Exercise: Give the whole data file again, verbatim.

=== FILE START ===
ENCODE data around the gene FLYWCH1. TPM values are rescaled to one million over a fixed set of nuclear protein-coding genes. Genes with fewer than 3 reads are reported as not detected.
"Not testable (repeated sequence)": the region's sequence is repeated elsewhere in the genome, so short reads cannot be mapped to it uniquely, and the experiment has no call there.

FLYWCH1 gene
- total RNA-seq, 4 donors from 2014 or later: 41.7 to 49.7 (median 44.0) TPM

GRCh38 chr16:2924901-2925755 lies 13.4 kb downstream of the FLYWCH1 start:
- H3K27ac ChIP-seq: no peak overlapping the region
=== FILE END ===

ENCODE data around the gene FLYWCH1. TPM values are rescaled to one million over a fixed set of nuclear protein-coding genes. Genes with fewer than 3 reads are reported as not detected.
"Not testable (repeated sequence)": the region's sequence is repeated elsewhere in the genome, so short reads cannot be mapped to it uniquely, and the experiment has no call there.

FLYWCH1 gene
- total RNA-seq, 4 donors from 2014 or later: 41.7 to 49.7 (median 44.0) TPM

GRCh38 chr16:2924901-2925755 lies 13.4 kb downstream of the FLYWCH1 start:
- H3K27ac ChIP-seq: no peak overlapping the region